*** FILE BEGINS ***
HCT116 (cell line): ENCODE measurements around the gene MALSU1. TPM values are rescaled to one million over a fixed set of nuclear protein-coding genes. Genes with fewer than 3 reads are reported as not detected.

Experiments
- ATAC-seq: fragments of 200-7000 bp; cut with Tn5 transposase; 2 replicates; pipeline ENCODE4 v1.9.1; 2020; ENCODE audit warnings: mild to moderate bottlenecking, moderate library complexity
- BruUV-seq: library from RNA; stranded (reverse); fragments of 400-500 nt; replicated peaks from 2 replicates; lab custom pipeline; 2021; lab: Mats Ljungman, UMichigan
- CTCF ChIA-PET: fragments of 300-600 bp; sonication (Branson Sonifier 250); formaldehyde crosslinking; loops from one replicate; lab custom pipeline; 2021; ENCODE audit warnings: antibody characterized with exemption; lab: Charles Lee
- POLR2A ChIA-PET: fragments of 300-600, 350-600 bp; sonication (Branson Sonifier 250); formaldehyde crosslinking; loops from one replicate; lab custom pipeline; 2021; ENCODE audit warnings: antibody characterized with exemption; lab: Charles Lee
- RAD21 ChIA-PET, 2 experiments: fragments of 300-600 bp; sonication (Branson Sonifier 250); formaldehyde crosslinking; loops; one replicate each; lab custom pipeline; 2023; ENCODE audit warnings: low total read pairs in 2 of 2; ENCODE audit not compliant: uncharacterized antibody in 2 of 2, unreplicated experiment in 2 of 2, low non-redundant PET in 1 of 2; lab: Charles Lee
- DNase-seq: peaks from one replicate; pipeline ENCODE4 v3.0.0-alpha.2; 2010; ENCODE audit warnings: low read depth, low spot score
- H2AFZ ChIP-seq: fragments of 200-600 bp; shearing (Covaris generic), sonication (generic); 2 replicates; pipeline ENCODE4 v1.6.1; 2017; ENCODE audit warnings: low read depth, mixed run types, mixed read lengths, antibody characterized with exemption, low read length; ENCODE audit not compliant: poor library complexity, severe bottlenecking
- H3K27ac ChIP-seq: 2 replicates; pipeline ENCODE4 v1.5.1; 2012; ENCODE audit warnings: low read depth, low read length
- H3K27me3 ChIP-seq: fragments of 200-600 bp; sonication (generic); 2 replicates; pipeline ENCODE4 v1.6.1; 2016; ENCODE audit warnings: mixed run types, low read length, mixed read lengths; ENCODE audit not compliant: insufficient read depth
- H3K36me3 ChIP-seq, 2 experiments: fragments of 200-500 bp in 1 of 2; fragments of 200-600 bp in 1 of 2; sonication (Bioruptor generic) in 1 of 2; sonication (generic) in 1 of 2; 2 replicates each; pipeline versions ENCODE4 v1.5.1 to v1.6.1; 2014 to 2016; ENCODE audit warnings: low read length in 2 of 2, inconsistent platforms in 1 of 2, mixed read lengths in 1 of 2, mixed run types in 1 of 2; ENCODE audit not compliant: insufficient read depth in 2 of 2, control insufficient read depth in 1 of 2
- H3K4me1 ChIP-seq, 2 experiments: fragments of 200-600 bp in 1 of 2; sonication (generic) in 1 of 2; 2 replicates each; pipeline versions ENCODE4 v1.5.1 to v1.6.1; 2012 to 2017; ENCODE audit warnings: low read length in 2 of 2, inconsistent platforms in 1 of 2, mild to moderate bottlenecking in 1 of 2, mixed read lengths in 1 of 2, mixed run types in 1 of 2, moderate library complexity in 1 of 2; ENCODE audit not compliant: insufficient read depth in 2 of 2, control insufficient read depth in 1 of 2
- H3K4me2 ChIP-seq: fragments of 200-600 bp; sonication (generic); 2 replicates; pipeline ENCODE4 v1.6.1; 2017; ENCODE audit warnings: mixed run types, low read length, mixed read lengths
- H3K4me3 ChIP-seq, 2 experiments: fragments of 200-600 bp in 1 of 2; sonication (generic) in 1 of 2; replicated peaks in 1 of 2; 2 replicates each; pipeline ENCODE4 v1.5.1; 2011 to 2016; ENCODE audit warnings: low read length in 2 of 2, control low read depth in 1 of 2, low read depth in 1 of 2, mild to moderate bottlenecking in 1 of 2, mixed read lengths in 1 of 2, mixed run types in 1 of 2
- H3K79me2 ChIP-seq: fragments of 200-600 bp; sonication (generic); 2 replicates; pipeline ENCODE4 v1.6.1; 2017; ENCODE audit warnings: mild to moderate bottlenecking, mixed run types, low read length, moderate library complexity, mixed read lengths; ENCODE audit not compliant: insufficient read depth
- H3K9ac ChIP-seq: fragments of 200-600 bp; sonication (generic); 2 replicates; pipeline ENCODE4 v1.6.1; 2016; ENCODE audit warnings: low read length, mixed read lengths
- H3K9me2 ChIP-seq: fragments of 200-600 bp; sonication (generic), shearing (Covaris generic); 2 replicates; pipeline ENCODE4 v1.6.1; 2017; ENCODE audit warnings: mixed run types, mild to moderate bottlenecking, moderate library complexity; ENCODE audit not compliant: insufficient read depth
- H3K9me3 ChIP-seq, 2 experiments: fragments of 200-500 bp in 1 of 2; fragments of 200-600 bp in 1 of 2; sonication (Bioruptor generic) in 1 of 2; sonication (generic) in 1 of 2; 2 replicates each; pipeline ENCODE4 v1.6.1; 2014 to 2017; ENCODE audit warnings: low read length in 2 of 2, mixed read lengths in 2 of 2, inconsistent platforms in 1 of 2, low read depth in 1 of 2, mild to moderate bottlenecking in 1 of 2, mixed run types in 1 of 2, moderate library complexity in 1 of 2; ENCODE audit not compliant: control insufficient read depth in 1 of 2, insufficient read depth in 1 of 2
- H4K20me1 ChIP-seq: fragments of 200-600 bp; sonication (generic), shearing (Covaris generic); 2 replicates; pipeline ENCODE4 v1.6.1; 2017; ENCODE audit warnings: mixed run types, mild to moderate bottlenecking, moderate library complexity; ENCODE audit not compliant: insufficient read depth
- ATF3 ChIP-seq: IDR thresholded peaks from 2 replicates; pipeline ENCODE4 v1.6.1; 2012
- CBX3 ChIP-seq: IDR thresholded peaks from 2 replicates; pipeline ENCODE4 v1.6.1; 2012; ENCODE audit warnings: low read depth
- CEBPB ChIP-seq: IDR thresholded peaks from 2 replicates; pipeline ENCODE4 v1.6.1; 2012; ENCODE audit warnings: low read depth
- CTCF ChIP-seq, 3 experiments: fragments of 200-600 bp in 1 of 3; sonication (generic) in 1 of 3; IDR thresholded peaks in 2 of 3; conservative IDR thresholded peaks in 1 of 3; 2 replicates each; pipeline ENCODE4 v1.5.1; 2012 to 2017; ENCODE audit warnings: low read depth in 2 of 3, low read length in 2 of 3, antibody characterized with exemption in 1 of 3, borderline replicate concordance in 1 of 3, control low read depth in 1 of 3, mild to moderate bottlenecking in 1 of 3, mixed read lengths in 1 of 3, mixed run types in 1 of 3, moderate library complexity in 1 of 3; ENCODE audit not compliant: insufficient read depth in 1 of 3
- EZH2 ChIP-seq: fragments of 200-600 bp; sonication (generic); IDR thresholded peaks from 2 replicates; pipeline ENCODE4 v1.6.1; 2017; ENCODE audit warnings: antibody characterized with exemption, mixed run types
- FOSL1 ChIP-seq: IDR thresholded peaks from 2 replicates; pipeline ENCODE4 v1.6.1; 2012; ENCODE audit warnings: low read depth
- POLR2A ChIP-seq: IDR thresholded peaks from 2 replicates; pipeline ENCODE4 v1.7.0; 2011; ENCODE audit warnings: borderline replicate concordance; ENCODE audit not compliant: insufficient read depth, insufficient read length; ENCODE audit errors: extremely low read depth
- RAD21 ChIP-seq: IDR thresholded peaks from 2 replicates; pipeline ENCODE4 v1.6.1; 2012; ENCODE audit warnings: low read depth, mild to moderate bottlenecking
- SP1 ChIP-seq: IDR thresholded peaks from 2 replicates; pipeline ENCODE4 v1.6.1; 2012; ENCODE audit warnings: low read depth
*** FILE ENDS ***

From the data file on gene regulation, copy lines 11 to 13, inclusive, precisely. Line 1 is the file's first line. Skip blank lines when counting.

- H3K27me3 ChIP-seq: fragments of 200-600 bp; sonication (generic); 2 replicates; pipeline ENCODE4 v1.6.1; 2016; ENCODE audit warnings: mixed run types, low read length, mixed read lengths; ENCODE audit not compliant: insufficient read depth
- H3K36me3 ChIP-seq, 2 experiments: fragments of 200-500 bp in 1 of 2; fragments of 200-600 bp in 1 of 2; sonication (Bioruptor generic) in 1 of 2; sonication (generic) in 1 of 2; 2 replicates each; pipeline versions ENCODE4 v1.5.1 to v1.6.1; 2014 to 2016; ENCODE audit warnings: low read length in 2 of 2, inconsistent platforms in 1 of 2, mixed read lengths in 1 of 2, mixed run types in 1 of 2; ENCODE audit not compliant: insufficient read depth in 2 of 2, control insufficient read depth in 1 of 2
- H3K4me1 ChIP-seq, 2 experiments: fragments of 200-600 bp in 1 of 2; sonication (generic) in 1 of 2; 2 replicates each; pipeline versions ENCODE4 v1.5.1 to v1.6.1; 2012 to 2017; ENCODE audit warnings: low read length in 2 of 2, inconsistent platforms in 1 of 2, mild to moderate bottlenecking in 1 of 2, mixed read lengths in 1 of 2, mixed run types in 1 of 2, moderate library complexity in 1 of 2; ENCODE audit not compliant: insufficient read depth in 2 of 2, control insufficient read depth in 1 of 2